I have to say, I genuinely enjoyed reading “Book Scavenger”. Typically with kid lit, I have my students’ reading interests in the back of my mind, and I often read the story through the eyes of a third grader. Often I find both the characters and plot overly predictable. This was not the case in this debut novel by Jennifer Chambliss Bertman. Instead, the characters were well developed and the plot was believable.
This novel follows the main character, Emily, as she recently moves to San Francisco and has to navigate not only a new town, but a new school and new peers, as well. She befriends James, the boy in the apartment upstairs, with a love of puzzles instantly bonding them. After discovering a book that was left in the BART station, they soon learn that the book is in fact a puzzle left behind by the creator of the infamous Book Scavenger, Garrison Griswold. It’s then that their adventures begin. The strong continues as Emily and James try to piece together the clues, while also navigating the ups and downs of their personal lives.
“Book Scavenger” was a well-written adventure that kept me wanting to stay up late and read. I strongly recommend this book for intermediate classrooms, as it would appeal to a variety of readers. Just make sure you read it and enjoy it for yourself first!
It had been a little while since I’d read kid lit. It had actually be a long while since I had read much of anything. Over the summer I was seven months pregnant, taking two classes for graduate credit, all while entertaining my third year old at the pool and around town. At the end of the day, I didn’t have energy for anything except brushing my teeth and going to bed, let alone reading a book. I went for long stretches of the summer not having a book to read for pleasure. My nightstand, which usually has stacks and stacks of books, was bare. Even my husband noticed and sounded the alarm. I didn’t have my nose stuck in a book.
When school finally started up again in the fall and the draining heat of the summer began to subside, I scoured the shelves of my library and different websites, finding books that motivated me to rejoin the land of readers. All my reads happened to fall into the adult literature category, and even then, my reading was sparse. That all changed early one Saturday morning when Kim and I were on FaceTime. Clad in our pjs, I introduced her to my newest addition, she showed me some new toys, and then we got on the subject of books. Surprise, surprise. “You loved the Westing Game, didn’t you?” That led us into our discussion on new books and her recommendation of Book Scavenger. And now, thanks to Kim, I’m out of my rut and back on track. Happy reading, everyone!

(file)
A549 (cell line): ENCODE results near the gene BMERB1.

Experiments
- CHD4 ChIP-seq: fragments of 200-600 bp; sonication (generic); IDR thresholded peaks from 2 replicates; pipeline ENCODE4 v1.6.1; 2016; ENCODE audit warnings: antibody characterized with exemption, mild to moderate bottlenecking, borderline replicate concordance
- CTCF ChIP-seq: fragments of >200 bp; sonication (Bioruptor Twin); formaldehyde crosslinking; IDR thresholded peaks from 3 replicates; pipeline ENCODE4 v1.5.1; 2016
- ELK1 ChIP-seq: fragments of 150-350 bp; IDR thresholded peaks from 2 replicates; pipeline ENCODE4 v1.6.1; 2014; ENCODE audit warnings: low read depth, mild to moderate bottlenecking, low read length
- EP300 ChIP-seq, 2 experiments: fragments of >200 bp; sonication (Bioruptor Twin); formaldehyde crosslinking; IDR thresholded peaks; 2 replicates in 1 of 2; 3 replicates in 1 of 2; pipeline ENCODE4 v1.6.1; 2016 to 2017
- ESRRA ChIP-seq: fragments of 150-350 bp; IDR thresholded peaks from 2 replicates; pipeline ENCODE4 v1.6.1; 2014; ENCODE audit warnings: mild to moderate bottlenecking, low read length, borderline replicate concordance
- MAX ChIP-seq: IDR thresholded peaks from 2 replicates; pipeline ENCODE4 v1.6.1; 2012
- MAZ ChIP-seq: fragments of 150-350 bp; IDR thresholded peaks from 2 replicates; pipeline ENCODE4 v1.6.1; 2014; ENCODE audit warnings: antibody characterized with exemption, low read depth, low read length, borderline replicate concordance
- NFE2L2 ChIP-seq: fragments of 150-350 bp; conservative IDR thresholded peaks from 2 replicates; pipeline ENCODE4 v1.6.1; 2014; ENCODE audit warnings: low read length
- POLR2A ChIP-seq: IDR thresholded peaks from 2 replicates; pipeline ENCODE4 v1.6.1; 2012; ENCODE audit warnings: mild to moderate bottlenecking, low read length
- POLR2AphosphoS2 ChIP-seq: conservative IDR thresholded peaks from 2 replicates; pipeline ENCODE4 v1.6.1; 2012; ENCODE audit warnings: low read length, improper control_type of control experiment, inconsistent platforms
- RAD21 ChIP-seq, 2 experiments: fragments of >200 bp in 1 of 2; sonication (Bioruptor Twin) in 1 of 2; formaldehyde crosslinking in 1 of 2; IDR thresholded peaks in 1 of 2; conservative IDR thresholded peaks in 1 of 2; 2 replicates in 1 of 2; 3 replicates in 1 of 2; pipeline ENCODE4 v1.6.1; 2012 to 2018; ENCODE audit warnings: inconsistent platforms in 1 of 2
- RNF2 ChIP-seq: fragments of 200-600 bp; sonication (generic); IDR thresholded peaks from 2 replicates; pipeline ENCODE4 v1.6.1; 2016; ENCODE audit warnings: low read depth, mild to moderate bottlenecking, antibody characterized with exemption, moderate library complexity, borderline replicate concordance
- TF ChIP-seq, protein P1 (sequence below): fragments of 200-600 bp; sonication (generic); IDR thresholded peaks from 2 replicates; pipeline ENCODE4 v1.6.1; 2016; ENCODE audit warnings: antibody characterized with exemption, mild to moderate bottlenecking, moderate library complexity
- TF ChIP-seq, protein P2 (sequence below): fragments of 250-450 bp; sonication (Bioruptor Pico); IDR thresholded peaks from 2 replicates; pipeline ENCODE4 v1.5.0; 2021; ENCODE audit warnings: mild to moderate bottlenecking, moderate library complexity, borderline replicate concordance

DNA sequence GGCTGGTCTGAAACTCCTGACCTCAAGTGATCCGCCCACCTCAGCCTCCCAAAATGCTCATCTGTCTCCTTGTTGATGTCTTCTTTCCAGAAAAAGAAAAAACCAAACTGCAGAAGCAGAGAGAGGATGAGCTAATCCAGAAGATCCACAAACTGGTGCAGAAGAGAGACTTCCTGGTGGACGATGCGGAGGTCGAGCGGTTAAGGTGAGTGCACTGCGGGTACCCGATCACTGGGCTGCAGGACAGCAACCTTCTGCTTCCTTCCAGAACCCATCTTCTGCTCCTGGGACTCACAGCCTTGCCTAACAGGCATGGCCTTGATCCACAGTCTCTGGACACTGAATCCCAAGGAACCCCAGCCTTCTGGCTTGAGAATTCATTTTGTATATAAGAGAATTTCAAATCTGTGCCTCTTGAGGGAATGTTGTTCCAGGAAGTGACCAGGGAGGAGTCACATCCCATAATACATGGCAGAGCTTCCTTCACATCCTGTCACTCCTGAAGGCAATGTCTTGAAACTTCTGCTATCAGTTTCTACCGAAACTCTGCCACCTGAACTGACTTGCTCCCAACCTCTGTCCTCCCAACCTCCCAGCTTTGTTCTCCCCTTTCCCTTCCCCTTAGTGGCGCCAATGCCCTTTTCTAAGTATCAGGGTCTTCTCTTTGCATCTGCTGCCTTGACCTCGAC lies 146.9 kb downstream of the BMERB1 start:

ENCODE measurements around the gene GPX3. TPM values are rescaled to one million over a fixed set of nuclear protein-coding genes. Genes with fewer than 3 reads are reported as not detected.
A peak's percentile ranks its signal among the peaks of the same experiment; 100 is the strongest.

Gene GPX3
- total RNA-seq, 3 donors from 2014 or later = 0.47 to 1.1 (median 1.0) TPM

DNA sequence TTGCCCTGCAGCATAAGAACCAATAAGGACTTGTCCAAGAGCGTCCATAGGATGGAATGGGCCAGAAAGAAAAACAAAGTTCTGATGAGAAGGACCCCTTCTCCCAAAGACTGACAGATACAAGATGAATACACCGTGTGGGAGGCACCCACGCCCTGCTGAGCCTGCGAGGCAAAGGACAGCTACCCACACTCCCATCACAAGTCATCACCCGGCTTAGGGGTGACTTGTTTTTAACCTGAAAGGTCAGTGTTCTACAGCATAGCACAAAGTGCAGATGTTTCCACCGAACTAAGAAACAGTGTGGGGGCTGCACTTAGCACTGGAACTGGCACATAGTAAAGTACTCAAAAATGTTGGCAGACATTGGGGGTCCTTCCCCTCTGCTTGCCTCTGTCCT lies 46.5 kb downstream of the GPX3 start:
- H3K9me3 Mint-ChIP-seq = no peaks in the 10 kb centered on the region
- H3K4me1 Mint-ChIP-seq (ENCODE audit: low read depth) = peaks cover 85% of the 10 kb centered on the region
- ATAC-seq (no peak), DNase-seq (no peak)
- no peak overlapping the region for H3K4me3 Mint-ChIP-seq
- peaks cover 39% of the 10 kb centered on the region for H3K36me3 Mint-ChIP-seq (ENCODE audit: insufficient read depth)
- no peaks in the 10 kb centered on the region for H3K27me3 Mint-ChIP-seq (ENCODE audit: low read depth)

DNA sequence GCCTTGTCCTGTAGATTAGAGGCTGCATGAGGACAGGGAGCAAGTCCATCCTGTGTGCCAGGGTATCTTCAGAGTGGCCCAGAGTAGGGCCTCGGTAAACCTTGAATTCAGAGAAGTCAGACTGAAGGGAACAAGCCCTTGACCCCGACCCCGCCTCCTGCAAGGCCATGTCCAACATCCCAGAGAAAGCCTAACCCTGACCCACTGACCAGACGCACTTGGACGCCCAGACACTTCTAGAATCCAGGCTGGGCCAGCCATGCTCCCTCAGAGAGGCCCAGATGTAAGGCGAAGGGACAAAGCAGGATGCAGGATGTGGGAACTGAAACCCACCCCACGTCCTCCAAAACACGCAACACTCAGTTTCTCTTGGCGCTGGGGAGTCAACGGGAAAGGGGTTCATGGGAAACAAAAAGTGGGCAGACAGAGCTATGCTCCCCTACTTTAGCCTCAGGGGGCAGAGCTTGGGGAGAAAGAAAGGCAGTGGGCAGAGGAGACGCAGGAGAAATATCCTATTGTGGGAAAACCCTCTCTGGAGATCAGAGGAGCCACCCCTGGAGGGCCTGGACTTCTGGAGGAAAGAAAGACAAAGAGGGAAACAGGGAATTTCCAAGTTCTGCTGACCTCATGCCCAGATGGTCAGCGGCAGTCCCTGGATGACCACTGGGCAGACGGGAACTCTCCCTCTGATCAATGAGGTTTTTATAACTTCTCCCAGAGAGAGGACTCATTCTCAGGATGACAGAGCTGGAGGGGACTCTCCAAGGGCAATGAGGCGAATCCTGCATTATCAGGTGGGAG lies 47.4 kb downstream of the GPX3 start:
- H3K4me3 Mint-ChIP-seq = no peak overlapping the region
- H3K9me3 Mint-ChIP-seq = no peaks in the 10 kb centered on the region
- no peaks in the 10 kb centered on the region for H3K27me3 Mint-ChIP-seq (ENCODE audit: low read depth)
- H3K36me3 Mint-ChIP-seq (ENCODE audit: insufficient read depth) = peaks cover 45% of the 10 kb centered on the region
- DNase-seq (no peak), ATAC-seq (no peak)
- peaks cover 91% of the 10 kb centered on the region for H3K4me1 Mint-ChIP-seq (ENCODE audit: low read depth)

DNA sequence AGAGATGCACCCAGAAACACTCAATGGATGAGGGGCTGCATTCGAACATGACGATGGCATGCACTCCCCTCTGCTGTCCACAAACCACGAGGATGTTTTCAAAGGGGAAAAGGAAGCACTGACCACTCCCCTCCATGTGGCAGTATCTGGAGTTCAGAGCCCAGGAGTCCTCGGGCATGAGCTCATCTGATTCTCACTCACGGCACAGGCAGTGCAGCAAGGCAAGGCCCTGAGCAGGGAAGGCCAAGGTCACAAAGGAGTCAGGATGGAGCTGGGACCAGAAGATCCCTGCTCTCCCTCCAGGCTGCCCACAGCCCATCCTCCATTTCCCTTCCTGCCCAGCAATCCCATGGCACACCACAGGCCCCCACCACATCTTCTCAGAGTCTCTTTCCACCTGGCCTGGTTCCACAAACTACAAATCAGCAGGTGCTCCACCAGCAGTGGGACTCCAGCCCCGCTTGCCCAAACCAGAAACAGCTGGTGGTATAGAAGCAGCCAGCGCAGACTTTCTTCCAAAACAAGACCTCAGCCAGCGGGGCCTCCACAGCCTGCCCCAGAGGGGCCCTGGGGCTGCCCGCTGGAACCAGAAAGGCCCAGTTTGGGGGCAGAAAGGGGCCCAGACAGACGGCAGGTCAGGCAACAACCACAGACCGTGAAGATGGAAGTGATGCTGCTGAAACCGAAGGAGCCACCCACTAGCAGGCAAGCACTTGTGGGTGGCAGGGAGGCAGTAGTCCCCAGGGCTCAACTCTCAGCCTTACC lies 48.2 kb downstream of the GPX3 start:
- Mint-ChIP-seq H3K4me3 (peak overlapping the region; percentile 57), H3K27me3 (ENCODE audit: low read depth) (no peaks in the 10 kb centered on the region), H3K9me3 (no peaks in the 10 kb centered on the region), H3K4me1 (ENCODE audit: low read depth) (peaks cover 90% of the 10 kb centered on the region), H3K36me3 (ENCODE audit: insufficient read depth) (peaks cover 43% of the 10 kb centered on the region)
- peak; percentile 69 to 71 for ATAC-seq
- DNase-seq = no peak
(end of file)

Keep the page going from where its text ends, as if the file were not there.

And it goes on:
Bookstores are my happy place. Always have been, always will be. I fantasize about opening my own little bookstore when I retire from teaching, hoping that by then, books will not be obsolete. That in itself is a whole other post. Have you ever seen the movie You’ve Got Mail ? It’s cheesy, yes, but the local bookstore? Oh, how I long to have a shop around the corner. My town is lacking in a bookstore, but I don’t think I can quite convince my husband that I should be the solution.
Bookstores have a smell. You all know that new book smell. The smell is still there when the Amazon box arrives with books for my classroom, but it’s not same. However, the joy of getting new crisps books will never go away. I recently had a baby and have been given many generous, generous gifts. My sister, who shares the same passion for reading and books, gave me an amazing “welcome to the world, baby” present. An Amazon box arrived with three books I’ve been wanting to read. I guess after 36 years, she knows me pretty well.
I cannot remember the last time I bought myself a new book, or even stood perusing the shelves at the library, looking for my next treasure. My trips to the library are now spent primarily in the children’s section, where we pick a handful of books, convincing my three year old that no, we are not getting a Barbie movie for movie night, and lastly running past the new fiction section where I grab three or four books that look interesting based on the blur of the cover as I chase after a toddler with a hungry baby. I’ll have time to read the flaps at home and see if any of them sound interesting. It’s like playing the book lottery, so far with minimal success. But despite my failed attempts, this works wonders in the children’s department, so I’m not ready to give up on my strategy just yet.
On most visits, I push the stroller into the mural-covered room with a general idea of what to get based on which author has a new book out, which title I read about, a book that was previewed at school, etc. But my daughter wants nothing to do with my input, no surprise there. Instead she randomly pulls books from the shelf, not even bothering to give the cover a look, and throws them in the bottom of our stroller. These are the books we are taking home no matter how much I pitch an alternative. And you know what? We have found some real gems this way. Don’t get me wrong, it has also led us to some utter fails, but it has also provided a variety that perhaps even my guidance wouldn’t have given her. This week alone I’ve become an expert on hayrides, autumn, and bats. And If I’ve learned a thing or two, you can imagine that the sponge that exists between her ears has, as well.
So the next time you are looking for a book, have a little faith, and approach it like a three year old. You might just be surprised with what you find.